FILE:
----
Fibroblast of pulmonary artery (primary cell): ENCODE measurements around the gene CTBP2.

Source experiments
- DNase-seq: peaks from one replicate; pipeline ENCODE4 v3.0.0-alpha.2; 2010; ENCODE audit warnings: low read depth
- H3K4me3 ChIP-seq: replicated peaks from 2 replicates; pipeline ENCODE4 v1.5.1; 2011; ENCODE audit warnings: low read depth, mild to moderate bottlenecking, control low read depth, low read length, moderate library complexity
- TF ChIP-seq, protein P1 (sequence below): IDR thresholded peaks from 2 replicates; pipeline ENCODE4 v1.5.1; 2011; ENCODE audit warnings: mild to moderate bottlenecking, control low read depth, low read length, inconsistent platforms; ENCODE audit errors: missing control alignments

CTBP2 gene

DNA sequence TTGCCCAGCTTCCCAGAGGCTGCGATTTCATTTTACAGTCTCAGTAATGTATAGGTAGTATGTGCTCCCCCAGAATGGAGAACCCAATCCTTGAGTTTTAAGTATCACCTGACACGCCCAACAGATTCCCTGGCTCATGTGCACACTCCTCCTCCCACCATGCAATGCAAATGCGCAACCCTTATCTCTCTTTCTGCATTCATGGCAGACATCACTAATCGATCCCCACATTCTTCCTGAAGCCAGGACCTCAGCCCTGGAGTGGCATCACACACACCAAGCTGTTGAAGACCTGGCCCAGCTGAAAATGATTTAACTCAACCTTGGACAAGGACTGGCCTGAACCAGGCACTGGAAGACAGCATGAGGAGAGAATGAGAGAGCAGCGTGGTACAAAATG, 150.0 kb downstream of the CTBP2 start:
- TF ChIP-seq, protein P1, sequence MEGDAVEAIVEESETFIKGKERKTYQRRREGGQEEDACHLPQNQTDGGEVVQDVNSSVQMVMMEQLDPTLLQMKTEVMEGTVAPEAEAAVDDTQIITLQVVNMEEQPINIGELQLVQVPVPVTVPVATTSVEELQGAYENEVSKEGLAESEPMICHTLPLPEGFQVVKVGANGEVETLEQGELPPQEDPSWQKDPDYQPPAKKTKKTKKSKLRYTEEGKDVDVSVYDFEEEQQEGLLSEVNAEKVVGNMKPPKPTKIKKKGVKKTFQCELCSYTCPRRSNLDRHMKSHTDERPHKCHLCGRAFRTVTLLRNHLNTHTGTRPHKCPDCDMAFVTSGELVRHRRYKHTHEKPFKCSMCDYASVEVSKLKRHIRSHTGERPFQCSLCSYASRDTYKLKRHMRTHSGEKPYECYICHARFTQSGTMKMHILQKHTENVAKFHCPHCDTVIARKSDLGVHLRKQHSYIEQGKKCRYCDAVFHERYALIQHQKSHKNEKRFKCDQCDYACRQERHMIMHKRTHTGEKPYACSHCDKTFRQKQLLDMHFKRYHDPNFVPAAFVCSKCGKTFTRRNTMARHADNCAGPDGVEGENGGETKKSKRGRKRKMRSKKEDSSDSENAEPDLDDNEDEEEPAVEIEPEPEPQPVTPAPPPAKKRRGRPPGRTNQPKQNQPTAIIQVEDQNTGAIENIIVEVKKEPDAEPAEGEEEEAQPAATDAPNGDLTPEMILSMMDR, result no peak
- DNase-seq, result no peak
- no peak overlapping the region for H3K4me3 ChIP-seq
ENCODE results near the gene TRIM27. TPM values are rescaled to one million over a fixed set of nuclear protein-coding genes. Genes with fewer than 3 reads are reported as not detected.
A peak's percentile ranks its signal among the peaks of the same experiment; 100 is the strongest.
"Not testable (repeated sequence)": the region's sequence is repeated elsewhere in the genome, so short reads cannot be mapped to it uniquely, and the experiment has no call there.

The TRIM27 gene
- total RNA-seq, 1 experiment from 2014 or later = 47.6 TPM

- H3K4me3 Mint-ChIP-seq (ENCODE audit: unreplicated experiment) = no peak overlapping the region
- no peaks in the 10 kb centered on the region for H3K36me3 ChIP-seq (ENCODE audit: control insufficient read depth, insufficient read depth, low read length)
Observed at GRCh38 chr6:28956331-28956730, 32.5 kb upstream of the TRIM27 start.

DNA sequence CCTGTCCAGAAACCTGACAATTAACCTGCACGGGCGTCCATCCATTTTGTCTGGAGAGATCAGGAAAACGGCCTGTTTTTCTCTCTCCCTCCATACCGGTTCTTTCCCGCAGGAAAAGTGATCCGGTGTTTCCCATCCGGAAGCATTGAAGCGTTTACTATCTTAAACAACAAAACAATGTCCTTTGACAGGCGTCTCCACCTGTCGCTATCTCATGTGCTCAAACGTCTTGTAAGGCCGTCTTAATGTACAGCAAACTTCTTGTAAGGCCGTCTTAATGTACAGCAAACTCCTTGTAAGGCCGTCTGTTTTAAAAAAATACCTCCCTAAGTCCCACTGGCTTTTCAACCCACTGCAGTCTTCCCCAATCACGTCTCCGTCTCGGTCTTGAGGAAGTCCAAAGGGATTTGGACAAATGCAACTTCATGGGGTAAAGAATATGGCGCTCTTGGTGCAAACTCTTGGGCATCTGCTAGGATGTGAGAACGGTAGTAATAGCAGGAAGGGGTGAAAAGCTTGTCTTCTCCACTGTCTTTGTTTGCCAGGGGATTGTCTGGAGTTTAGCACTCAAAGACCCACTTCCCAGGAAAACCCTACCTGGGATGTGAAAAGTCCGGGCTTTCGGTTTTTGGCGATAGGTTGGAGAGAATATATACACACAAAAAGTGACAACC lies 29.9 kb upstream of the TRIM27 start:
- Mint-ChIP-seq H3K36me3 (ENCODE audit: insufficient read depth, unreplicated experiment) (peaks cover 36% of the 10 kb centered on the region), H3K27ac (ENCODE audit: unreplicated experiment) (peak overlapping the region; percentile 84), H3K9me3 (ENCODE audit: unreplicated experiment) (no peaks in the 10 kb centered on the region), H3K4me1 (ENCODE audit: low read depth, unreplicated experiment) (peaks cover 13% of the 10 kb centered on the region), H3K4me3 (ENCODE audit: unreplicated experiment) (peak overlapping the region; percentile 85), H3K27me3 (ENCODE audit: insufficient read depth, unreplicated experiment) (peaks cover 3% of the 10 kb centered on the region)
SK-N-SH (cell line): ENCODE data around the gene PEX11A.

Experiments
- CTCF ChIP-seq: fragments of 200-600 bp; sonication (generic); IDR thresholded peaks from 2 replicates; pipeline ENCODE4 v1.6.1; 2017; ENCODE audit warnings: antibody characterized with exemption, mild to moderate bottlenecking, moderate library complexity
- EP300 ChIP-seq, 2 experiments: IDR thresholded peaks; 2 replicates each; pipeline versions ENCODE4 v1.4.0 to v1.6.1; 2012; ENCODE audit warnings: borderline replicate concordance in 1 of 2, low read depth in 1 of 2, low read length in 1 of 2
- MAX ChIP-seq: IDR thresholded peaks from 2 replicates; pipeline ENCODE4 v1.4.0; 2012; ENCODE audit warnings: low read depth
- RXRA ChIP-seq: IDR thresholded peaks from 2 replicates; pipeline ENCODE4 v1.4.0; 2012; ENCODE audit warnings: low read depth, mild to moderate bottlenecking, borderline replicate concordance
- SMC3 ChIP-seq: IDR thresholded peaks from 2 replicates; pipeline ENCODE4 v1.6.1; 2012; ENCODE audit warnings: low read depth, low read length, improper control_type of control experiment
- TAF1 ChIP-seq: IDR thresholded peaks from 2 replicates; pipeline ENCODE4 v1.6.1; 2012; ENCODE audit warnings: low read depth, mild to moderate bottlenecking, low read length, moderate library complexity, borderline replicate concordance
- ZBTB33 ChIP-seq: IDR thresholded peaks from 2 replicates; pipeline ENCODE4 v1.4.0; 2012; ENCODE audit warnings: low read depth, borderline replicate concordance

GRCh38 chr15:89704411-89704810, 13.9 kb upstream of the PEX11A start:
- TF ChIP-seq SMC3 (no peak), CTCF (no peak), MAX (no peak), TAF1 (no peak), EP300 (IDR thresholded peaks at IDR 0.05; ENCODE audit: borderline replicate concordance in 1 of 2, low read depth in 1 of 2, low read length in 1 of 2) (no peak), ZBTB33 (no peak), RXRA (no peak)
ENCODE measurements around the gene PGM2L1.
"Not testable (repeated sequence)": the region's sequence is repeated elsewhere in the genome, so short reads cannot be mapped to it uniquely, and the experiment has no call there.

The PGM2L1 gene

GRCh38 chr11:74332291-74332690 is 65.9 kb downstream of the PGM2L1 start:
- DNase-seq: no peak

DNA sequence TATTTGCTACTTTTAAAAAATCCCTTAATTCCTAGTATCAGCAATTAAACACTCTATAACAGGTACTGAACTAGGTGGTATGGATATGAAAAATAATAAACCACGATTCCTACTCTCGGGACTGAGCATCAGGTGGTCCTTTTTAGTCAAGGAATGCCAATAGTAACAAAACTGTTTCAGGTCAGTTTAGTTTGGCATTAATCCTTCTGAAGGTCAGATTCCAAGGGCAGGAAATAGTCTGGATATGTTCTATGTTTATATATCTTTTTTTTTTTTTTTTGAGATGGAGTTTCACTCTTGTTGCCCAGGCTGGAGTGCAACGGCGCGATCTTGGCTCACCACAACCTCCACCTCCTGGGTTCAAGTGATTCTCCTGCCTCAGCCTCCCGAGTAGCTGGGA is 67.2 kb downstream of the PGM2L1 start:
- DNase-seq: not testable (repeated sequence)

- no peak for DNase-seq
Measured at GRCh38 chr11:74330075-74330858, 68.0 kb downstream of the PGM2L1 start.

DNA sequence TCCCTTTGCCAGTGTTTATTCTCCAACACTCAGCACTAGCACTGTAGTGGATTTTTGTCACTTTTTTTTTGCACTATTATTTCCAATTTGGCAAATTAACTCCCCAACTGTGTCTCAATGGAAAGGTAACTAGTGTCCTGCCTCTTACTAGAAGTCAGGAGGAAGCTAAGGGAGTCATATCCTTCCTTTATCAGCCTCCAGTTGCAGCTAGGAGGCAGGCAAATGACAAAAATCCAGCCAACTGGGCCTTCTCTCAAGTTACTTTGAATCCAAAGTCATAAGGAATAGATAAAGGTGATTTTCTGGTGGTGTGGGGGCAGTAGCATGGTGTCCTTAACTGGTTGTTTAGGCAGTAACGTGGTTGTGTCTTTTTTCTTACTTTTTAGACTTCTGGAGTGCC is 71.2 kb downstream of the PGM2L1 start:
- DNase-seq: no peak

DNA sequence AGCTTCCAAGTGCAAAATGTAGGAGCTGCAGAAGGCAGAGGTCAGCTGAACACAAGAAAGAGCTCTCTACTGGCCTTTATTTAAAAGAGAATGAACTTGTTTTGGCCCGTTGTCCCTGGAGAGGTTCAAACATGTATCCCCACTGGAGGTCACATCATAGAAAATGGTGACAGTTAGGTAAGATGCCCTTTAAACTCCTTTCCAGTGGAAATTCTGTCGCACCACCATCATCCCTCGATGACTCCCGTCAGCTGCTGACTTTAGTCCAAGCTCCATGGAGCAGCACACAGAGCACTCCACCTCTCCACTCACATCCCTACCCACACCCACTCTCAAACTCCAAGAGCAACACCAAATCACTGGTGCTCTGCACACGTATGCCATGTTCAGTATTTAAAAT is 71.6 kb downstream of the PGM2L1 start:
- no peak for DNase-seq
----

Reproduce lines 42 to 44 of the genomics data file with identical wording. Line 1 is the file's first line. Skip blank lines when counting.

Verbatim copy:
- DNase-seq: no peak

DNA sequence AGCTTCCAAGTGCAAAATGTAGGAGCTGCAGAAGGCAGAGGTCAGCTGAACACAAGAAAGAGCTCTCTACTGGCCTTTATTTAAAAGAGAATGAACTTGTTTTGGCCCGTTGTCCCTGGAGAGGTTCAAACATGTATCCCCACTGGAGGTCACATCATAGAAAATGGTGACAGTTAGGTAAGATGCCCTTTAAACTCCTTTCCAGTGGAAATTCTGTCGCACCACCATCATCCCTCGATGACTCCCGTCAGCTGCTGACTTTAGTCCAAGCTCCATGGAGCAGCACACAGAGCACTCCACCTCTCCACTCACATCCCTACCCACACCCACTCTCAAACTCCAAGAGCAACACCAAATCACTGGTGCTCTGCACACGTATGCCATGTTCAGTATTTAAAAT is 71.6 kb downstream of the PGM2L1 start:
- no peak for DNase-seq